before the committee, the very fact that the Department of Justice has brought
a case against IBM tends to throw a mantle of objectivity and "public interest"
over their statements. The government, therefore, can take the high road of not
testifying while others make a public presentation of what they characterize
as the Department of Justice's viewpoint.


Tbere exists a Pretrial Order from the Southern District C^urt of New York
which prohibits either party from making any public comment on the pending
case. Tliis Order was originally sought by IBM because of inaccurate leaks of
information with respect to discovery by the Department of Justice. It is.
however, cast in extremely broad terms. While I do not believe the court would
object to IBM's testimony before a Congressional committee in response to
eitlier a subpoena or an invitation, it would be virtually impossible to testify
without commenting on issues soon to be litigated in the government case. Even
if the court were to permit such general comment, any IBM witness would be
acting to a degree at his iioril in trying to define the line between what the court
would regard as proper and improper.

I cannot honestly take the position that the foregoing reasons, as supple-
mented by the attachment to this letter, are in any sen.se conclusive as to the
need or propriety of the hearings which the committee is contemplating. I accept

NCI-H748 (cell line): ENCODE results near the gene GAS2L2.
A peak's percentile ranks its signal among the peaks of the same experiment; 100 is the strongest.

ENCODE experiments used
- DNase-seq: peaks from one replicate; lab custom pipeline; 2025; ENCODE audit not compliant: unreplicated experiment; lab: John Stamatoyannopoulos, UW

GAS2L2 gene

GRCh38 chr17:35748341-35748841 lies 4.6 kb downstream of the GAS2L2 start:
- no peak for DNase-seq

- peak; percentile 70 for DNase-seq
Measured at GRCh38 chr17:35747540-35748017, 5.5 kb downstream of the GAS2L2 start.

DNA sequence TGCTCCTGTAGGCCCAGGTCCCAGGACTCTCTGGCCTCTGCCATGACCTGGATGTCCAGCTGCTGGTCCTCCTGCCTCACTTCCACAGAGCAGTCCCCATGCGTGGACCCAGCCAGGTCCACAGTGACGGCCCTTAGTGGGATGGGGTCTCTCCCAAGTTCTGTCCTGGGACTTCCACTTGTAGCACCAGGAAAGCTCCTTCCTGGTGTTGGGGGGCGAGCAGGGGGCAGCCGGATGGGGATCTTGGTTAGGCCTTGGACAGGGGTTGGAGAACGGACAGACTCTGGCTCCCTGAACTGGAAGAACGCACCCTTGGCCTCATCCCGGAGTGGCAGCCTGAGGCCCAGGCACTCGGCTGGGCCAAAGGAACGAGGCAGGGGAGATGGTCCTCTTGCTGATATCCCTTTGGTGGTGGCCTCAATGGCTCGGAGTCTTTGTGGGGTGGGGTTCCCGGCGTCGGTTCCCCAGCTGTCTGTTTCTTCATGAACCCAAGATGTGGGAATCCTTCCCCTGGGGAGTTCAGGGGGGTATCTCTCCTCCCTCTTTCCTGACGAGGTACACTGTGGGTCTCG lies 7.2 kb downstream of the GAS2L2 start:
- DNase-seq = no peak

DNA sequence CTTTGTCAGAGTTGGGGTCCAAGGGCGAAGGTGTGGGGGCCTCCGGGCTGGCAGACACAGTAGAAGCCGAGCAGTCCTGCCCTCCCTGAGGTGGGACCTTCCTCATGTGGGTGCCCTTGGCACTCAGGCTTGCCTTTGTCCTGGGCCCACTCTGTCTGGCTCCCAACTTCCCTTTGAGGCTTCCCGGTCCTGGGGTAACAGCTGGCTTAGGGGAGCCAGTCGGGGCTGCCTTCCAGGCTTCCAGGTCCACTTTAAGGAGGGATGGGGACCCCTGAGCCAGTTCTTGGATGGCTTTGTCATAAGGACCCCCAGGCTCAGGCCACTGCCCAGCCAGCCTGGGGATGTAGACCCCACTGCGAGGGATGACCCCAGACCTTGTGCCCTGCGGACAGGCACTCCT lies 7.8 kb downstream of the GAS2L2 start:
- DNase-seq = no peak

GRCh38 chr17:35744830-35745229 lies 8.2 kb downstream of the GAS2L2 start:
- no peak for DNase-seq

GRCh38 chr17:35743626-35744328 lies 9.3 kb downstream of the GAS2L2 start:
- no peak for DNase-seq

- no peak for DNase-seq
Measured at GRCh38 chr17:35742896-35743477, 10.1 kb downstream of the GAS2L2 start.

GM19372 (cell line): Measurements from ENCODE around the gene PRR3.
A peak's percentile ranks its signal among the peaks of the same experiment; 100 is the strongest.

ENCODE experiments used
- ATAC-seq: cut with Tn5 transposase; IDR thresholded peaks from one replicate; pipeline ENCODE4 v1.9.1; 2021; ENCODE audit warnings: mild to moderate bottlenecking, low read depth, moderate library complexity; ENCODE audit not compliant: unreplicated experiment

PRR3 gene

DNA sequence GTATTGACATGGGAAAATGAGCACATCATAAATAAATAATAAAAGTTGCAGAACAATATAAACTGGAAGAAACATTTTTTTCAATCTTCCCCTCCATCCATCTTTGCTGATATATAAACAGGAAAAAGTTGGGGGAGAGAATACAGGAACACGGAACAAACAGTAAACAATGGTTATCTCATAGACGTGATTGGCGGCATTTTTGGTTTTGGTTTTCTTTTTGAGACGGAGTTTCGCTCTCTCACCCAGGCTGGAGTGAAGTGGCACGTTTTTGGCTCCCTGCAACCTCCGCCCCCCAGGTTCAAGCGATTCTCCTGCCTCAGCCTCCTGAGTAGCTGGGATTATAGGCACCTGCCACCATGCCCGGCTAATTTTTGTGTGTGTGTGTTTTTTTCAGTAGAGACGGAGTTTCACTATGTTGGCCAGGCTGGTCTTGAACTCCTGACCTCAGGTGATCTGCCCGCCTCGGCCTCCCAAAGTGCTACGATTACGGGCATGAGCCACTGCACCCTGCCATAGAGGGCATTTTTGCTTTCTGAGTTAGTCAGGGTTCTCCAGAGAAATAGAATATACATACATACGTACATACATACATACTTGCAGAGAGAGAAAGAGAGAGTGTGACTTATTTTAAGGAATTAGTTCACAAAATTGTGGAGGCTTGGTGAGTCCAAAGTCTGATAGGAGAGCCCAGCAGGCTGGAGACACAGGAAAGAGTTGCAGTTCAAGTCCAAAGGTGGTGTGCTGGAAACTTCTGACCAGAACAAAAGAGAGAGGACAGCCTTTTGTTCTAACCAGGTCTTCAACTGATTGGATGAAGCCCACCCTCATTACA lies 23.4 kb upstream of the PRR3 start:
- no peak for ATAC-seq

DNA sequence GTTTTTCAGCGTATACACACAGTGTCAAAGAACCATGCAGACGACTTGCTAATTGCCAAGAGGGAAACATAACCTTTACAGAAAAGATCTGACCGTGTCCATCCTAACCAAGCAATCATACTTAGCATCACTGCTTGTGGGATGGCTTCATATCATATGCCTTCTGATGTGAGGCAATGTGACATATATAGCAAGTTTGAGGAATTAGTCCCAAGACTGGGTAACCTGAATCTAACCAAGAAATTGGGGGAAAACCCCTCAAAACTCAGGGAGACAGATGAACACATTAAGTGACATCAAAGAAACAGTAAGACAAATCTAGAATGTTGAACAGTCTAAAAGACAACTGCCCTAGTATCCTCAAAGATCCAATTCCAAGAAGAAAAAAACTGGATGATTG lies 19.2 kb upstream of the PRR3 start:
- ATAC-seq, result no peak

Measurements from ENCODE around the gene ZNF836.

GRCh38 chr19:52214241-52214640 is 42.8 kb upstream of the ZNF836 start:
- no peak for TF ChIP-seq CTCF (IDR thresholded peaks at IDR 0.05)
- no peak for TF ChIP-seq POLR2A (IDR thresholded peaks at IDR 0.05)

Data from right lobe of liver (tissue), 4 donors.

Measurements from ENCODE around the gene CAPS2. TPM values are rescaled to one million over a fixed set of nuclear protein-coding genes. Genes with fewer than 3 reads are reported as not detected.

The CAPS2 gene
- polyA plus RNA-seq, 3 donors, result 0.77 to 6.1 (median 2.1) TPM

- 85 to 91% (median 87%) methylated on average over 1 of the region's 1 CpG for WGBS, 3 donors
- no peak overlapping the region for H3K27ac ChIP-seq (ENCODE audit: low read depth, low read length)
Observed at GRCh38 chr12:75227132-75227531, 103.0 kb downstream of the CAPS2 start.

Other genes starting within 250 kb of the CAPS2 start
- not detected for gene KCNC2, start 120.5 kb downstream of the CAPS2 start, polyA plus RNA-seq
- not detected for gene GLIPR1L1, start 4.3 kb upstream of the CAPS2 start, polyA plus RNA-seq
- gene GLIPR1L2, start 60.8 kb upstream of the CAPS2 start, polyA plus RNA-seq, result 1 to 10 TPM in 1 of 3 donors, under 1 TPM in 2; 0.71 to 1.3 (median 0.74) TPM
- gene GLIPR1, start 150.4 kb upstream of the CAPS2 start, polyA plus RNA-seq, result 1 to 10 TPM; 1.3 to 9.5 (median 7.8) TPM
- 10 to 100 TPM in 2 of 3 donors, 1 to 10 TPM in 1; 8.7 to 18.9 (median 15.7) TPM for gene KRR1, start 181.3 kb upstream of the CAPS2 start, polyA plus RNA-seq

the fact that reasonable men could differ with me. I do think you appreciate
that I make the.se arguments with sincerity and witli conviction. And I believe
you think they have some merit, although they may not be persuasive.

If I am correct in thc^^-e beliefs, I wonder whether you would find it possible to
share this letter, and the attached memorandum, with other members of the
sulK-ommittee. While I would like you to do so. I will, of course, abide by
your judgment. From long acquaintance and experience, I know that it will
be a fair one. even if I disagree with it.

It was good to see you. Once again, my thanks for your time.

Nicholas deB. Katzenbach.

June 21, 191. 'f
Memorandum :
Re : U.S. v. IBM


1. The Department of Justice began its investigation of IBM in early 196T.
IBM cooperated fully in this investigation. IBM voluntarily produced several
thousand documents requested by the government. The suit again.st IBM was


filed by the goverument on January 17, 1969, the last clay of the Johnson

2. The Department of Justice did virtually nothing to prepare the case for
trial during the first two to three years of the Nixon Administration. During the
last two years both sides have been actively involved in discovery and deposi-
tions. IBM has produced to the government several million documents, and the
government as user has produced from various agencies .several million docu-
ments to IBM. In addition, the government and IBM have deposetl over a thou-
sand witnesses.

3. Trial date has been set by the District Court in New York (Edelstein J.) to
begin October 7, 1974. He has stated that that date is absolutely firm, and he will